• BlazBlue Bloodedge Experience's takes place in one of the franchise's many alternate timelines, connected to all the other ones by the Boundary. The protagonist is Naoto Kurogane, who is eventually revealed to be the Alternate Self of the main series protagonist Ragna the Bloodedge. When Naoto enters the main series timeline in BlazBlue: Central Fiction, Rachel remarks that his presence makes Ragna's own existence thinner. Bloodedge Experience also has Raquel Alucard, the counterpart to Rachel Alucard, and like Ragna Naoto has a sister named Saya.
  • Chrono Cross makes extensive use of this trope. The game's set-up is that when the main hero was a child, he was attacked by a demonic panther. In one world, he lived, in the other world, he died. This is what allows him to travel between worlds. Some characters are also changed between worlds — the main hero's childhood friend is far more somber in the other world, and his mother is nowhere to be found.
  • Dragon Ball Xenoverse takes Dragon Ball Z a bit further with Time Patrol Trunks. Originally simply Future Trunks, the addition of Dragon Ball Super's Goku Black arc caused another split, which the sequel ran with by having TP Future Trunks go back in time and save Gohan by defeating Androids 17 and 18 himself before they killed him.
  • Dyztopia: Post-Human RPG: According to the save ducks in the Secret Area, the Faceless bosses are versions of the Zodiac Archdemons from another timeline. The only exception is Aquarius, who is the prime archdemon and thus has no counterpart in any timeline. Instead, the player can fight the unsynced version of Aquarius.
  • Elsword gives us the (as of this writing, unreleased outside of Korea) third job path for Add, the Diabolic Esper, which invokes this in its backstory. Specifically, Add perfected the ability to go back in time to prevent his family from being killed, but he miscalculated and wound up in another timeline in which he found that his family had never been killed and his young self was living happily with his family.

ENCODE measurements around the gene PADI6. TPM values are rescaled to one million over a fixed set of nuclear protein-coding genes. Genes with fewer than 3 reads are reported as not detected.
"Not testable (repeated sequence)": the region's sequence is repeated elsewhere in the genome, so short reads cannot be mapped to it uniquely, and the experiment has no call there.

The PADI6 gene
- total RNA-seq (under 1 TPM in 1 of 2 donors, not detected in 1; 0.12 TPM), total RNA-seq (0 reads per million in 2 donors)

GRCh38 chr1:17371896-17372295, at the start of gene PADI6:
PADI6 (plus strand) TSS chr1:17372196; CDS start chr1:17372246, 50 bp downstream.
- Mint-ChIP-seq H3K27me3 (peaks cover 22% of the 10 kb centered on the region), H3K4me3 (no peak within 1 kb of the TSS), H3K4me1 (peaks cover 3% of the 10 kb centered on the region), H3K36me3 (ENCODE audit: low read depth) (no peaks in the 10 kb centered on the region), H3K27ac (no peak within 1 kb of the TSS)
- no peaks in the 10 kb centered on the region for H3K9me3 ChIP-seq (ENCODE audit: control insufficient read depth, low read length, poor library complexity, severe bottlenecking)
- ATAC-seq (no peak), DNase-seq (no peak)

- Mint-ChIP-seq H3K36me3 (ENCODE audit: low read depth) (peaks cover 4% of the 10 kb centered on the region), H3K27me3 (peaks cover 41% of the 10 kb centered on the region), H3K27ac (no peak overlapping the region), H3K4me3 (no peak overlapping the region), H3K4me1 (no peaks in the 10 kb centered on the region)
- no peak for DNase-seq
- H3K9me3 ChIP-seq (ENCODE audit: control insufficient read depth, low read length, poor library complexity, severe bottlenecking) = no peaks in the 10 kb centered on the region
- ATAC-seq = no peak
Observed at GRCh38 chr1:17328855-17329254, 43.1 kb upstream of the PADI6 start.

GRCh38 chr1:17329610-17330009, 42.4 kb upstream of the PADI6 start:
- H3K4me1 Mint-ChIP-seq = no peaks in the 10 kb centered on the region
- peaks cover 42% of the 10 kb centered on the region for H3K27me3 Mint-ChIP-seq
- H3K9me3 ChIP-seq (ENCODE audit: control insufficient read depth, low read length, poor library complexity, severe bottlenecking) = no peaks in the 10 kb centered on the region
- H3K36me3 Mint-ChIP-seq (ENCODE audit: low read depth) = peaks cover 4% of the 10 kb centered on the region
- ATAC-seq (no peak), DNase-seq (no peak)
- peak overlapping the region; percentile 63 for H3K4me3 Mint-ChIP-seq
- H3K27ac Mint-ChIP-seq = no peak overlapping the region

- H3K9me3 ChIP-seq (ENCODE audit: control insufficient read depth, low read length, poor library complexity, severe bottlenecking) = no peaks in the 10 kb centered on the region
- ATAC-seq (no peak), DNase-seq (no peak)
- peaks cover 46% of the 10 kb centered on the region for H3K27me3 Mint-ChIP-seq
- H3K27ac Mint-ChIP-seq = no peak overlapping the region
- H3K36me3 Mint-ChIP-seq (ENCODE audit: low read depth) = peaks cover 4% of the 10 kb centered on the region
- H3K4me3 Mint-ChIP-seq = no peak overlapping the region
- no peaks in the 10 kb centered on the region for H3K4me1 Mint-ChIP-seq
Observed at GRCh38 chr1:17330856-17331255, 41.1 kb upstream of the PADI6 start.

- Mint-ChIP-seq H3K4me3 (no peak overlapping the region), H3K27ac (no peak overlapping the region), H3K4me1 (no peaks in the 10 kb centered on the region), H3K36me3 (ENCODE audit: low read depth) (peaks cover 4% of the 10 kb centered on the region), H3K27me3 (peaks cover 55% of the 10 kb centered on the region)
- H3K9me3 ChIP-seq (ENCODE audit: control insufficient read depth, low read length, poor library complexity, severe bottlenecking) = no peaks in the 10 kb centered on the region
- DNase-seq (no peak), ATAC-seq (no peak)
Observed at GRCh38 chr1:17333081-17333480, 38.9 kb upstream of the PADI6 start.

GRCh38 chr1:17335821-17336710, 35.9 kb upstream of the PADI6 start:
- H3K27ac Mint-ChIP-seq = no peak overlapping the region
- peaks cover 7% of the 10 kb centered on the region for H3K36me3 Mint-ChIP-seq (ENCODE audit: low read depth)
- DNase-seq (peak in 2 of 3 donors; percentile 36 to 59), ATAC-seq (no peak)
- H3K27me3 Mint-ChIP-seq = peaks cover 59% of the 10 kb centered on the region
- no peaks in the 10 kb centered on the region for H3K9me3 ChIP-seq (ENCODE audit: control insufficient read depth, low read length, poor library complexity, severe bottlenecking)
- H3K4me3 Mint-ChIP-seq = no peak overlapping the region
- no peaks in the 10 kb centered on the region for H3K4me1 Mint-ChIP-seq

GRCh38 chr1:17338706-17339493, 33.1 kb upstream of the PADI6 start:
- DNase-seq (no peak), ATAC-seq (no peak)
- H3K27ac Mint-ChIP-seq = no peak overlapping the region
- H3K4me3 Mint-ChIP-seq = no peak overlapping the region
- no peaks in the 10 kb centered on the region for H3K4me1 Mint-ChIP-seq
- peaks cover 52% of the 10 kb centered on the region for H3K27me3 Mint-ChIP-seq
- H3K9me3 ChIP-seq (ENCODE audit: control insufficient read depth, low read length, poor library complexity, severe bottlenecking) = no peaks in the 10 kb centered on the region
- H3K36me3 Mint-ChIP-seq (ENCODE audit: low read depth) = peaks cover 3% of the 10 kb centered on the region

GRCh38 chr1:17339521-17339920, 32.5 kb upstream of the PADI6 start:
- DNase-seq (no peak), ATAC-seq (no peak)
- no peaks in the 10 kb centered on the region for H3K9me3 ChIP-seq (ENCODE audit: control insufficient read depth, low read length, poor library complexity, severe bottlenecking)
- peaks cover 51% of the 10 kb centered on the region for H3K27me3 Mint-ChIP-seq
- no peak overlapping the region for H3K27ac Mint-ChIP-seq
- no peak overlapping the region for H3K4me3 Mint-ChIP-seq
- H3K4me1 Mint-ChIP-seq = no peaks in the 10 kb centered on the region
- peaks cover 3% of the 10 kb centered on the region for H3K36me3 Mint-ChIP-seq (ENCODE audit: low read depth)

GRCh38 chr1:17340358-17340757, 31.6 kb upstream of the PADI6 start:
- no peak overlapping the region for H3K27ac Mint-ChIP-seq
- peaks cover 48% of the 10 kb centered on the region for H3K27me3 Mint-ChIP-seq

• Fate/Grand Order:
    • The game introduces an alternate version of the Fate series' iconic Saber (Altria Pendragon) as a Lancer. This version traded Excalibur for the holy spear Rhongonmyniad; this has some positive benefits (she's more mature, both physically and mentally, because Excalibur suppressed her growth) and some negative ones (like the spear turning her into a Knight Templar). There's even a slight variation on this within the game, as the playable version gave up Rhongonmyniad after 10 years and mellowed out while the NPC version held onto it and went full villain and goddess.
    • A truly shocking example comes in the form of Fou. In another life, they would be more well known as Primate Murder.
    • The Cosmos in the Lostbelt story arc introduced the concept of "Lostbelt Variants", where due to some Alternate History events or the Servant summoning system getting corrupted for the Arc Villains, every Servant summoned within a Lostbelt ends up wildly different from the version in Proper Human History, even moreso than the Shadow Archetype comprising the Alter category or the situation with Lancer Altria, as some Lostbelt Variants are pretty much In Name Only due to the changes. This is shown best by the Faerie Knights from the Britain Lostbelt, as Gawain, Tristan, and Lancelot are not only the opposite gender, there's only about one or two similarities with the Proper Human History Gawain, Tristan, and Lancelot.
  • Fire Emblem:
    • Fire Emblem: Awakening features this due to time travel. All of the second-generation characters get alternate selves in the "Future Past" DLC episodes, Morgan gets a second alternate self in said DLC episodes, and the playable version of Yen'fay is explicitly an alternate self to the NPC version of the character. Not to mention that the game's Greater-Scope Villain is an alternate-future version of the Avatar, the player character, who is possessed by an Eldritch Abomination.